Accessibility Watch: Retrofitting

A new trend is emerging as the baby boom grows older. Some homes and communities are designed to allow residents to age-in-place, or for young people to begin their lives in a house that can, eventually, be adapted as their mobility and accessibility needs change over time. These forward-thinking models provide an excellent vision for the future of housing. They can also serve as inspiration for improvements in consumer goods and the design of spaces, beginning today.

These new homes are ahead of the curve. They consider accessible space from the perspective of Universal Design, taking a more holistic approach to accessibility than most regulated public places. Over the past 20 years the Americans with Disabilities Act has had little to do with residential design. Suddenly, this summer, changes to ADA were passed to ensure that, in the future, a minimum of 5% of all housing built for sale to individual owners in the US will be accessible. This is a great amendment. Now for the first time some new housing developments will be required to accommodate the needs of the aging and the disabled. There is, of course, room for improvement; many older residences that fall outside of ADA still need to be adapted for safety and accessibility.

In a survey she conducted for Change Observer, my fellow Metropolis blogger, Elizabeth Evitts Dickinson told the story of a small number of radical visionaries in New Visions of Home. These folks live in accessible spaces, achieved through the design and construction of new housing, the introduction of communal living, or in one case, the massive retro-fit of an existing mid-century house; all excellent examples of living spaces and lifestyles to come. But for those who cannot afford such big fixes, smaller, less expensive retrofits will have to do. The most common are furniture-scale products like plastic tub chairs and grab bars that adapt an existing environment cheaply and quickly.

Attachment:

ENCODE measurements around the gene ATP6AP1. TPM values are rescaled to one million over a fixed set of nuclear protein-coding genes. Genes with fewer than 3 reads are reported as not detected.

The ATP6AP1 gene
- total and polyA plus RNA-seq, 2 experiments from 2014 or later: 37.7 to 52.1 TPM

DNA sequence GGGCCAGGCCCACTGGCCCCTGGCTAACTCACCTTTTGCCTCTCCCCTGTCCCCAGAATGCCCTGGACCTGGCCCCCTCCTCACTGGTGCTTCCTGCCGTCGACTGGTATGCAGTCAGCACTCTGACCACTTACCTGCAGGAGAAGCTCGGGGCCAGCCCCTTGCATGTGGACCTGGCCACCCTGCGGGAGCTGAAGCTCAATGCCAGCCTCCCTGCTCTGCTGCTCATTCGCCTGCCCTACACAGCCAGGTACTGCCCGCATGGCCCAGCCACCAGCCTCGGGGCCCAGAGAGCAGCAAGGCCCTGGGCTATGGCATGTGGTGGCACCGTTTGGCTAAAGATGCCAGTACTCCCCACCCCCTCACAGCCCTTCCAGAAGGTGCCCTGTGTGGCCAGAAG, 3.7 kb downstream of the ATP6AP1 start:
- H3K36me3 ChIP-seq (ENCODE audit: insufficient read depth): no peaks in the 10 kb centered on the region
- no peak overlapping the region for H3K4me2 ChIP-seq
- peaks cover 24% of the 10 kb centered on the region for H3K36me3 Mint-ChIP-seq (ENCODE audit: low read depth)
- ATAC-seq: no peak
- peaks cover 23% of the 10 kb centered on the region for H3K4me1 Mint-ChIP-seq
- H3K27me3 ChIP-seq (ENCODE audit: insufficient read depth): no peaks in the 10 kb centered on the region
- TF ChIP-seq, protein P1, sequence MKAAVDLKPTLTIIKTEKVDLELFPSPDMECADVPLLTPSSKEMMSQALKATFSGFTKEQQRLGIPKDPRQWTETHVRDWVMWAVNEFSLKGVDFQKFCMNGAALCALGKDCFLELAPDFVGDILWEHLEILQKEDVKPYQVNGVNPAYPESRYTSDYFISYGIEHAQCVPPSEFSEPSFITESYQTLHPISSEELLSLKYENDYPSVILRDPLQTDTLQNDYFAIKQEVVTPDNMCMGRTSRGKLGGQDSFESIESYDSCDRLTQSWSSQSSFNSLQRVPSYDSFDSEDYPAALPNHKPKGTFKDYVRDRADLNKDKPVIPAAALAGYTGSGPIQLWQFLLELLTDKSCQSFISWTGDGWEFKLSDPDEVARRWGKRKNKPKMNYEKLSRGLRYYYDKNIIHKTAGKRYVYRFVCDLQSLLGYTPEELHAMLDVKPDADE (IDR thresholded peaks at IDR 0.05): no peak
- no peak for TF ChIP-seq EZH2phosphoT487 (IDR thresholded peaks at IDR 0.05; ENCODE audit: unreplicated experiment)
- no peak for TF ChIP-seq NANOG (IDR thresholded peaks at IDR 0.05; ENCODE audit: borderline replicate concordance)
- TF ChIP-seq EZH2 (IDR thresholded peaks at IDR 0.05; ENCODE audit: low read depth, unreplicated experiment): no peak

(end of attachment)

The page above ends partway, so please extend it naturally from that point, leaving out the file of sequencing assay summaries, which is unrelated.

In our Northeastern suburbs, aging residents are often saddled with mid-century mass-produced housing in dire need of retrofitting. These tracts of cute colonials and capes were built for their parents’ generation, who after WWII needed homes for their young families. These houses weren’t intended as places for anyone to grow old in or to admit to the infirmities that come with age and time, yet retrofitting these homes is becoming necessary.

Already some examples of small adaptive measures are being experimented with. A recent New York Times article, A Fast-Paced City Tries to Be a Gentler Place to Grow Old, told of new plans such as creating districts that are more accessible, and extending the time allotted to cross streets at hundreds of intersections, which is advantageous to all pedestrians, not only the aging.

79 million baby boomers account for an impressive market segment. Will this potentially massive demand create a new market? As for the things that go into our homes, will designers, manufacturers, and retailers feel that it is worth their while to provide considerately designed and accessible goods, at every scale?

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